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Int J Clin Exp Pathol 2011;4(4):356-362
Upregulation of the signal transducers and activators of transcription 3 (STAT3) pathway
in lymphatic metastases of papillary thyroid cancer
Jingdong Zhang, Anthony Gill, Bryn Atmore, Amber Johns, Leigh Delbridge, Raymond Lai, Todd McMullen
Department of Surgical Oncology, Cross Cancer Institute, Edmonton, Canada, Department of Anatomic Pathology, Royal North Shore Hospital
and University of Sydney, Sydney, Australia, Garvan Institute of Medical Research, Sydney, Australia and the Department of Laboratory Medicine
and Pathology, University of Alberta, Edmonton, Canada.
Received April 6, 2011; accepted April 22, 2011; Epub April 28, 2011, published April 30, 2011
Abstract: Papillary thyroid cancer (PTC) has an impressive propensity for lymphatic spread. Signal transducers and activators of transcription 3
(STAT3), constitutively activated in many different cancers, may play a role in PTC lymphatic metastases. We examined 49 patients with PTC, 22
with and 27 without lymphatic metastases. All patients had a total thyroidectomy with lymph node dissection to document true node negative
cases. The level of STAT3 expression in benign, non-neoplastic thyroid tissue is barely detectable by immunohistochemistry. Only 11 of the 35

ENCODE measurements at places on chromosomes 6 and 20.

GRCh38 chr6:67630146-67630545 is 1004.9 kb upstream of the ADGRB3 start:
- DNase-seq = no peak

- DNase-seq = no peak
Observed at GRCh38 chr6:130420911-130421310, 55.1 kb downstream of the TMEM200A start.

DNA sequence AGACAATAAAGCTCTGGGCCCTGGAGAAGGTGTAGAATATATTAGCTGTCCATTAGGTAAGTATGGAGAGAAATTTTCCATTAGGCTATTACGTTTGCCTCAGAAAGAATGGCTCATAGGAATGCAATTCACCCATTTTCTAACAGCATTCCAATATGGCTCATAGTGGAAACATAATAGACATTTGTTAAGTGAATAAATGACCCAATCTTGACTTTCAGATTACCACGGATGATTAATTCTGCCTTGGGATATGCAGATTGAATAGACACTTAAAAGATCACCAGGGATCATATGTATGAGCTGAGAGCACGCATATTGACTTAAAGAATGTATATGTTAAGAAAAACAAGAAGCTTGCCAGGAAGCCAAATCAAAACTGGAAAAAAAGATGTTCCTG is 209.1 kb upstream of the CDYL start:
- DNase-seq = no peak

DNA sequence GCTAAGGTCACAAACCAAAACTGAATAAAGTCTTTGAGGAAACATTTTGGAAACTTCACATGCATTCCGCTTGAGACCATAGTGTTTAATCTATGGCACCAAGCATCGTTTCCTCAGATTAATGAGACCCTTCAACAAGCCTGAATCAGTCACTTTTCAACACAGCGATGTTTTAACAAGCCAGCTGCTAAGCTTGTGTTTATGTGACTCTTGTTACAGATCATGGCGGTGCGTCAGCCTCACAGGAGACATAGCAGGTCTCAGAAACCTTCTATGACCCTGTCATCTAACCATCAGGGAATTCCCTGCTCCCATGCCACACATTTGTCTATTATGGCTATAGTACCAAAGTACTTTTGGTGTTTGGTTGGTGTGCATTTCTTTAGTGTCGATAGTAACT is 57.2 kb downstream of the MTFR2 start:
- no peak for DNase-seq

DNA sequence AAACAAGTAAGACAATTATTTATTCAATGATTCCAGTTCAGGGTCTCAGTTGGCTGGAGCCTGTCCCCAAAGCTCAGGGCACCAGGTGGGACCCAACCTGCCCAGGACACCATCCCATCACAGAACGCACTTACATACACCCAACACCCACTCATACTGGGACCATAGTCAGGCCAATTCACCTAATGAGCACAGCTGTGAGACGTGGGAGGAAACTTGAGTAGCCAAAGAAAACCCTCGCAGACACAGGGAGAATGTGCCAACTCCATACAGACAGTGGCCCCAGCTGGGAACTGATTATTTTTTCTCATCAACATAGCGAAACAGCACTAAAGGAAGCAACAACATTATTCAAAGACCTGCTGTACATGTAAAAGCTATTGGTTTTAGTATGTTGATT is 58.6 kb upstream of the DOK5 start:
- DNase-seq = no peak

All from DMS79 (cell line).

(31%) specimens exhibited weak immunostaining for STAT3 and pSTAT3 was found weakly positive in 3 of 35 (9%) benign specimens.
Expression of STAT3 in all PTC primary tumors was 98% (40/41) and thus significantly higher than corresponding benign thyroid tissue
(p=0.0001). pSTAT3 was found in 37% of primary tumors (15/41) and this was significantly higher than pSTAT3 expression in benign tissue
(p=0.006). Comparing node-positive and node-negative primary tumors, there was no difference in staining intensity for STAT3 where strong
(2+) staining was seen 12/19 node-positive tumors and 13/22 node-negative tumors (p=1). Regarding pSTAT3 expression in primary PTC
tumors, node negative cases (n=22) exhibited significantly less staining compared to node positive cases (n=19). Only 4 of 22 (18%) cases in
the node-negative group were weakly (1+) positive for pSTAT3 while 12 of 19 (58%) cases in the node-positive group were positive (p=0.011)
with 45% of these specimens exhibiting strong (2+) staining. Lymphatic metastases were highly positive (>93%) for both STAT3 and pSTAT3.
The STAT3 pathway is ubiquitous in PTC and activated pSTAT3 is significantly upregulated in PTC tumors with metastatic disease. This study
is the first to suggest a potential role for activated pSTAT3 in lymphatic metastases in thyroid cancer. (IJCEP1104005)
Keywords: STAT3, immunohistochemistry, metastases, papillary thyroid cancer
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Address all correspondence to:
Todd PW McMullen, MD, PhD
Department of Surgical Oncology
Cross Cancer Institute and University of Alberta
11560 University Avenue
Edmonton, Alberta, Canada T6G 1Z2.
Tel: 780-432-8337; Fax: 780-432-8214